There are less than 17 months to go until the 2020 U.S. presidential election. For U.S. President Donald Trump and his reelection prospects, that means expectations are rising for him to deliver results on the past two-and-a-half years of hardball tactics against U.S. adversaries and allies in pursuit of an artful — and evidently still elusive — deal.
For every country that has something massive to gain or (more likely) to lose from the Trump presidency, this is the time to make some big decisions on what to do with that window.
That is if it even is a "window." For the more prudent strategic planners who are wary of polling and cognizant of just how potent political polarization in the United States has grown, this is also the time to prepare contingencies for a scenario in which the Trump era extends by another four years.
U.S. President Donald Trump's unorthodox negotiating style has generated a complex set of foreign policy challenges that are now showing signs of undermining global economic growth at the same time he is trying to win a high-stakes reelection bid. Trump still has room to water down his demands in hopes of clinching various deals, but that strategy may not even work if more and more countries are seeing the futility of negotiating with this president and would rather run the clock to 2020.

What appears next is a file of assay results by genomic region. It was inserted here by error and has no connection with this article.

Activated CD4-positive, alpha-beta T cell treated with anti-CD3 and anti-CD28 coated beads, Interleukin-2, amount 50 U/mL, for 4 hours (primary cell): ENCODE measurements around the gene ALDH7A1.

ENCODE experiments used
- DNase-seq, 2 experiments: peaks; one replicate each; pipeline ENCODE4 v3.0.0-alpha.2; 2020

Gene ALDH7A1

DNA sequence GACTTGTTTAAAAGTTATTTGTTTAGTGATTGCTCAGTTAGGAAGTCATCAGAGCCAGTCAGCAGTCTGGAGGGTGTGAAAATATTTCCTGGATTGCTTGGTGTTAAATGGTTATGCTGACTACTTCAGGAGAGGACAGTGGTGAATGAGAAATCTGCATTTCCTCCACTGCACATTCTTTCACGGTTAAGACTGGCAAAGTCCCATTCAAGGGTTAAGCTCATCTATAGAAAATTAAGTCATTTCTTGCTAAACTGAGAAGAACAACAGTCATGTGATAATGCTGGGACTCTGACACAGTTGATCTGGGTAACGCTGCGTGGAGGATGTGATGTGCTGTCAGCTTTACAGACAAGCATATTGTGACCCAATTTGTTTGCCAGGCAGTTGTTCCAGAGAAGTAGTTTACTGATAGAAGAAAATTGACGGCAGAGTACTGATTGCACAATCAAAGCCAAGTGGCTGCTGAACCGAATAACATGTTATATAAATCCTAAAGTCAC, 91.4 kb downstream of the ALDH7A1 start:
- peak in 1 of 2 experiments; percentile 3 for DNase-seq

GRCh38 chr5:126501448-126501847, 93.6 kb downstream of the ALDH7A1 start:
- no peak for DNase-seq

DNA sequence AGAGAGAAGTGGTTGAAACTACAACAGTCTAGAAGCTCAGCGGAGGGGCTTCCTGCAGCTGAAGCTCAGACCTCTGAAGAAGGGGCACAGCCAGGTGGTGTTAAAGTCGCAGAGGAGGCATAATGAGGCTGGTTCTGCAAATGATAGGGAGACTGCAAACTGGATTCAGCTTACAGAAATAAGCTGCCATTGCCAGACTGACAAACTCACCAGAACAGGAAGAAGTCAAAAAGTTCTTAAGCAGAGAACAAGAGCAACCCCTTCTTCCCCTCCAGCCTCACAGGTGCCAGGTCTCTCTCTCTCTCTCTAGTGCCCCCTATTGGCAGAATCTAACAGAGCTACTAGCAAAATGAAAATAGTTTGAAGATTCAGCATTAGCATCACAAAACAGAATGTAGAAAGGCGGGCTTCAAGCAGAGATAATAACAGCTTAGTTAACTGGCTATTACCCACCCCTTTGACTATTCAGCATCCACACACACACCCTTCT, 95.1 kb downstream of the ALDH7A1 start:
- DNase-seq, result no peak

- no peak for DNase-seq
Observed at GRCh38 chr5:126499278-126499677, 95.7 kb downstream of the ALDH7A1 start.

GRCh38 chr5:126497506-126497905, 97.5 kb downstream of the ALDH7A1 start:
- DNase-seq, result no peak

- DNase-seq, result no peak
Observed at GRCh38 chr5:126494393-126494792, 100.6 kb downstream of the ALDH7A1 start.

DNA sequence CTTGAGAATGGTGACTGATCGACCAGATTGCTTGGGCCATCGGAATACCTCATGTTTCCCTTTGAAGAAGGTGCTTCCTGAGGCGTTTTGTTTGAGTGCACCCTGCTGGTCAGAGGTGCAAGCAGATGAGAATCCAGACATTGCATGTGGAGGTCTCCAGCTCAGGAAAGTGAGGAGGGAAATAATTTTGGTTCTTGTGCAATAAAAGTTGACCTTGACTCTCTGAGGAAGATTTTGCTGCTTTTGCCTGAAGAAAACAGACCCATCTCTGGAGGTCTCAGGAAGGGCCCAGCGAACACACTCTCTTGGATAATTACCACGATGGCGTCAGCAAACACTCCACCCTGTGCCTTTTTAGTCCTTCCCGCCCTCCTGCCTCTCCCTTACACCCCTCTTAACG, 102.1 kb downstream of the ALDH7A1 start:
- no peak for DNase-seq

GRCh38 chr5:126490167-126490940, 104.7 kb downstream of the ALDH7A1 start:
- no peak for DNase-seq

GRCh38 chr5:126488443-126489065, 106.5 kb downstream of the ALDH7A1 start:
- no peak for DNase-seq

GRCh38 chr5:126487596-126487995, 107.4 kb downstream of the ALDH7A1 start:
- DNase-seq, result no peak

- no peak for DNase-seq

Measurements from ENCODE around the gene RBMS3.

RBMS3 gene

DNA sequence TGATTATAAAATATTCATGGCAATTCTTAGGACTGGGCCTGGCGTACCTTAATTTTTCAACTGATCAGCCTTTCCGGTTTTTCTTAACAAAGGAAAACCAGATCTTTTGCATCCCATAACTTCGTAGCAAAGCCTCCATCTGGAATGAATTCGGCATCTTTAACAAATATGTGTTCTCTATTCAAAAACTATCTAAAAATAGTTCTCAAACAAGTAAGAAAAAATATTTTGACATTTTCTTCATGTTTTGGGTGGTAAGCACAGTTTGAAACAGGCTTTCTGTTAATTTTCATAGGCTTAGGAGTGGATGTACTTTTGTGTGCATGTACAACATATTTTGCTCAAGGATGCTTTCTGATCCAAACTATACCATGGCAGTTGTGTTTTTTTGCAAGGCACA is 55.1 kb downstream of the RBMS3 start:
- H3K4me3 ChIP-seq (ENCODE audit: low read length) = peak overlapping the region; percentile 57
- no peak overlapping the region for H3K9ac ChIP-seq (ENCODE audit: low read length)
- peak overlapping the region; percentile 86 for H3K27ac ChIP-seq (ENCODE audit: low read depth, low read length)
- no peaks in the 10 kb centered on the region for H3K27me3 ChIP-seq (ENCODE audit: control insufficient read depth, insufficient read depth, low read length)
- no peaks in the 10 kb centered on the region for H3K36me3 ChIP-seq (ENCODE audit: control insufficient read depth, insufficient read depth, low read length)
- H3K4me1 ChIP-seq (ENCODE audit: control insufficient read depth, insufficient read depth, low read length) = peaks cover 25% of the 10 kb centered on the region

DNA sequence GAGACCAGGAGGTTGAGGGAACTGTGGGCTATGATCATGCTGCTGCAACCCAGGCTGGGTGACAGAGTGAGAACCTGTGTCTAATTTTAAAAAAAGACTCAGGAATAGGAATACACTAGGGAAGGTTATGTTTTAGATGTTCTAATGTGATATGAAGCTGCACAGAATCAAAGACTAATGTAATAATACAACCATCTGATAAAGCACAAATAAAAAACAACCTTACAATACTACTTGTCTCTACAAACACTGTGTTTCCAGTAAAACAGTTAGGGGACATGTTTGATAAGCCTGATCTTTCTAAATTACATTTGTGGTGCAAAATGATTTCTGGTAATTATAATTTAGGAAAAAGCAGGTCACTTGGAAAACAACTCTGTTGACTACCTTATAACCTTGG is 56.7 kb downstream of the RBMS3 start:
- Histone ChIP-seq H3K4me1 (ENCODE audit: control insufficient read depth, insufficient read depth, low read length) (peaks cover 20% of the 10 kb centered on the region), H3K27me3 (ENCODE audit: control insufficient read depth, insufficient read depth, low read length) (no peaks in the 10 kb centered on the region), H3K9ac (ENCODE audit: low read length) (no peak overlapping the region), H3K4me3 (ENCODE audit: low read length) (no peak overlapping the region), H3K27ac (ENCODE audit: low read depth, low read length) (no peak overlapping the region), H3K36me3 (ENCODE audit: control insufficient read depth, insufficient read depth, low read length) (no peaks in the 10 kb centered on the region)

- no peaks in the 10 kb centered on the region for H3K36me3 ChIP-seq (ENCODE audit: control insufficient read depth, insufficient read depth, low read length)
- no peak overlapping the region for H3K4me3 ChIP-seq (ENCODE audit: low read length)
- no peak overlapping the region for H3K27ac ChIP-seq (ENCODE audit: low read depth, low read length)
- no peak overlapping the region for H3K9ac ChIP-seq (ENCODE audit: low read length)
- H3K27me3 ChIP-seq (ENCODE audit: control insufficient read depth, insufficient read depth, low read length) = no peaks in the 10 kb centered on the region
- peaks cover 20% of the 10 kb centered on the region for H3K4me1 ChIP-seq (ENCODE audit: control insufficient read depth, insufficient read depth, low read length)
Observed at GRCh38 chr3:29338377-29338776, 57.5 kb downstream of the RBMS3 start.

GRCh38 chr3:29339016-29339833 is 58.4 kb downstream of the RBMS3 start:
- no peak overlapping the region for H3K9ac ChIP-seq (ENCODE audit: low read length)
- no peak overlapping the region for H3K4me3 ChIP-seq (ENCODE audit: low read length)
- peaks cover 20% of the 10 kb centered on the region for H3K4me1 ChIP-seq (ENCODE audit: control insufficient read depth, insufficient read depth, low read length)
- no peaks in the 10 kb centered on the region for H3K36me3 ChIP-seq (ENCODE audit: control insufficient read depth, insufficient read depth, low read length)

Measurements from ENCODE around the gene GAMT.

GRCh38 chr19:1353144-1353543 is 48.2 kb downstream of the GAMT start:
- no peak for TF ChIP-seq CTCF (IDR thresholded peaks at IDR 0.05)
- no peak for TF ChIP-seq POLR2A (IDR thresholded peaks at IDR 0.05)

Iran Opts for Confrontation Over Negotiation
Trump believed that a maximum pressure sanctions campaign would force Iran back to the negotiating table, allowing him to claim that he had secured a better and more comprehensive nuclear deal than former President Barack Obama. Short of that outcome, the sanctions pressure on Iran would be so great that anti-regime protests would spread across the Islamic republic, fueling a popular revolt capable of replacing the regime with a government friendlier to U.S. interests. Most importantly, Trump assumed that this strategy would avoid a military outcome, allowing him to stay true to his campaign promise that he would end costly U.S. wars in the Islamic world.